I recall a few years ago we had a motion come to GP Conference setting out a maximum wage. It was terminated with extreme prejudice and the usual combination of innuendo and contempt by the Handbrake Tendency. Pity.

Jim Jay said...

Someone asked me about this a little while ago and I was trying to remember why it was voted down. I've a feeling it was something about the wording rather than the principle - but can't for the life of me remember the ins and outs... do you remember?

Matt Sellwood said...

I don't think it was to do with the wording, but the PR impact, basically. If I remember rightly, Darren J and others argued that it would be electorally suicidal and that a high tax rate was adequate anyway for what we want to do, I and others argued that it was an essential component of a radical equality agenda.

To be fair, the 'everyone would just evade it anyway' argument also came up, although I don't buy that. We don't abandon laws against thieving because some people break them, after all!

It's an interesting discussion whose time has come again, I think.


P.S. Apologies if I'm misremembering the debate, but I don't think I am?

David Cox said...

I don’t believe any of the most income-equal societies identified in the Spirit Level/Equality Trust have maximum wages. In fact one of the most unequal societies, used to have a de facto maximum wage the United States! From 1942 until 1964 the highest US tax bracket had a rate of 91%. I’m not philosophically opposed to a maximum wage, and there are economic advantages, I just don’t believe such a policy is an effective driver for equality.

There are alternative policies, for example a relative earnings limit. Denmark doesn’t have a maximum wage, yet is one of the most income-equal societies. In Denmark they have a relative earnings limit- a link between the lowest wages and highest - so no one may earn more than seven times the amount the lowest paid worker in an organisation. Ergo if your shop-floor workers are getting £20,000 a year, £140,000 is the maximum the Chief Executive/top earner can receive. This greater equality is not a dis-incentive to business, quite the opposite; US business magazine Forbes says Denmark has the ‘best business climate in the world’.

Denmark is usually ranked as one of the happiest place in the world, with the highest standards of health, welfare, and education; of course income-equality is the major contributor to this, but it isn’t the whole story. Don’t forget more equal societies are better for everyone even the rich.

BTW of the ten most equal countries according to the Spirit Level/Equality Trust, seven are constitutional monarchies. Of the ten most unequal only three are constitutional monarchies –all sharing the same monarch.

Red Green Nick said...

The Danish idea sounds a good one, although I would certainly support a Maximum wage as Green Party Policy, as it sends out the right signals that we are committed to a more equal society.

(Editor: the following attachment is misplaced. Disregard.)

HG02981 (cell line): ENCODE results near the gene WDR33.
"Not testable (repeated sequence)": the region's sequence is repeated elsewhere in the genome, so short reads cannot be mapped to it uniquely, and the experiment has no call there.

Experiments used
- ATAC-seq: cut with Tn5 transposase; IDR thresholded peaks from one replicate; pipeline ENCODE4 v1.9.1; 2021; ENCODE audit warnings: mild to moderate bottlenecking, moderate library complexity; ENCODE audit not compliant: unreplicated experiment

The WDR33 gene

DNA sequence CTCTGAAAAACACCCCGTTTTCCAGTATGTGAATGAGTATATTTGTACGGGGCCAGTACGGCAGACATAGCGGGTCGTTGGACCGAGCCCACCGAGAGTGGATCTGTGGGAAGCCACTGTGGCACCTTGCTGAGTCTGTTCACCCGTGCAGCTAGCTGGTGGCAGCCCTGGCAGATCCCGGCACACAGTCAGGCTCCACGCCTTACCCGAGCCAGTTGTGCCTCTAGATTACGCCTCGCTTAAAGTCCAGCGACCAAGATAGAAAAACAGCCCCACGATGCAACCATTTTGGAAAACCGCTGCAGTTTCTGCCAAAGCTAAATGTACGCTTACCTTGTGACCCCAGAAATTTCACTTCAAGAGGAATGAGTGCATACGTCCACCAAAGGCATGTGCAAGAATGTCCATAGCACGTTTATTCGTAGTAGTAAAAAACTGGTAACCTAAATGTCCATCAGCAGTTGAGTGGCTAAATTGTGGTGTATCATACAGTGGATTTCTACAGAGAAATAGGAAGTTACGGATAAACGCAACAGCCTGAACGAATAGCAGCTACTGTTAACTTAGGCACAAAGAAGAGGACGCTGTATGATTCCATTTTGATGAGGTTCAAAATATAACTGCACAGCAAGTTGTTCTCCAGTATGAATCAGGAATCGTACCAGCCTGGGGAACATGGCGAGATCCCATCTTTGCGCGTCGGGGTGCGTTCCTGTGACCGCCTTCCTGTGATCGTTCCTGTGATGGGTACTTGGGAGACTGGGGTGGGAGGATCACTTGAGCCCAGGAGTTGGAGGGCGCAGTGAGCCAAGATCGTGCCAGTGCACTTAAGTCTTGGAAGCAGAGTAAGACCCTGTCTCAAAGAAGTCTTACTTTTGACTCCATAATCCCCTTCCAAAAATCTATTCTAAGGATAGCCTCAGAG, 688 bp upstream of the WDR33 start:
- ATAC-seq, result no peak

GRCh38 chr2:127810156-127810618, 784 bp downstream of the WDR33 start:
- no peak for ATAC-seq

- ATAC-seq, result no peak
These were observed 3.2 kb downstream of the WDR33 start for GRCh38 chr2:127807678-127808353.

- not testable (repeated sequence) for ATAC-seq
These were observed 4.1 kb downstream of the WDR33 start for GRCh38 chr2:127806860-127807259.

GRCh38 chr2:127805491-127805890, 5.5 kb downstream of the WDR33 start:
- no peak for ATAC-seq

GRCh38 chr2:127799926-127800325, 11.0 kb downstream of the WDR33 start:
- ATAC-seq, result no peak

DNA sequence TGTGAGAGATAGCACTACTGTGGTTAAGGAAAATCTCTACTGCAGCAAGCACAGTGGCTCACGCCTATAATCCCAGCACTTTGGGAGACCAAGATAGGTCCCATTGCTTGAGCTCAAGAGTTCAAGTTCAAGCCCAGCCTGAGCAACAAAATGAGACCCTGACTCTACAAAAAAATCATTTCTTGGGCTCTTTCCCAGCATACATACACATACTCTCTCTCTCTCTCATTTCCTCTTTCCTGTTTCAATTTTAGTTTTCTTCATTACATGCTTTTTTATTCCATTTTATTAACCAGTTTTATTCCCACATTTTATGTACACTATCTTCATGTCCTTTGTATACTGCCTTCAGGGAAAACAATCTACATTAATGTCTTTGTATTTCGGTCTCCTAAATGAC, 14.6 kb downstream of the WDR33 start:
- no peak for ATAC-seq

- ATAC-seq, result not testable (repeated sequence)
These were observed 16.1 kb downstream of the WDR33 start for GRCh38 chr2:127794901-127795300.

I can't see how it can be a vote looser really, how many of the super rich vote for us anyway?
Cuba, as well as having some of the most equal rates of pay, is according to the WWF Human Developement Index the only country
with sustainable developement.
Hopefully the mood in the Green Party has shifted.

Rupert said...

The case for equality is overwhelming. And I think that the case for a maximum wage is very strong. However, it is also very far from being practical politics right now, and it is easy to mock and attack and could make the Green Party vulnerable to particularly unpleasant right-wing-media assault (which is why it was voted down in the debate, a couple of years back, so I understand). Furthermore, you have not addressed the very grave difficulties in introducing it in any meaningful way, Stuart: such as the fact that a maximum wage, that made it impossible for high-earners to earn ANY more, would be something that high earners put enormous effort into bypassing via dividend payments, etc. etc
My proposed more modest alternative, which I think is practical politics and would actually work, is this:
• A maximum income differential in percentage terms between boss and lowest-paid employee in each company. And the differential should be narrowed in percentage terms each year. It should never be allowed to grow in absolute terms at all. (This idea is a slightly more subtle and equality-friendly version the Danish law referred to above.)
• Wage rises should be on a cash-amount basis, not a percentage basis. In other words, everyone in a given organisation would get the same wage rise, each year, in monetary terms. Over time, this would reduce the percentage difference between high adn low earning employees very considerably, and eventually might make it trivial.
The beauty of my proposals (you need both, because the second one only applies if there is an actual wage/salary _rise_, which in a recession there is not) is that they _encourage_ the higher wage earners (including top bosses) to raise the wages of the poorer workers in their company/organisation. And they actually narrow the rich-poor gap - they diminish relative poverty - in the process. In other words: they attack inequality, and bring equality nearer, in a way that doesn't render the better-off as angry resisters of the process.

Peter Cooper said...

Bonkers. People wouldn't bother to set up anything more than lifestyle businesses if income were so limited. If Bill Gates could have only made £100k a year, why expand Microsoft beyond a small software development shop? The temptation of bigger rewards results in bigger companies and higher employment.

Jim Jay said...

It's al coming back to me now - it was the phrase 100% tax rate that set people's heart rates a flutter. I think they imagined the headlines - "Greens vote for 100% taxation" you see, that just makes me want it all the more, after all at least then the press would have something worth covering at conference.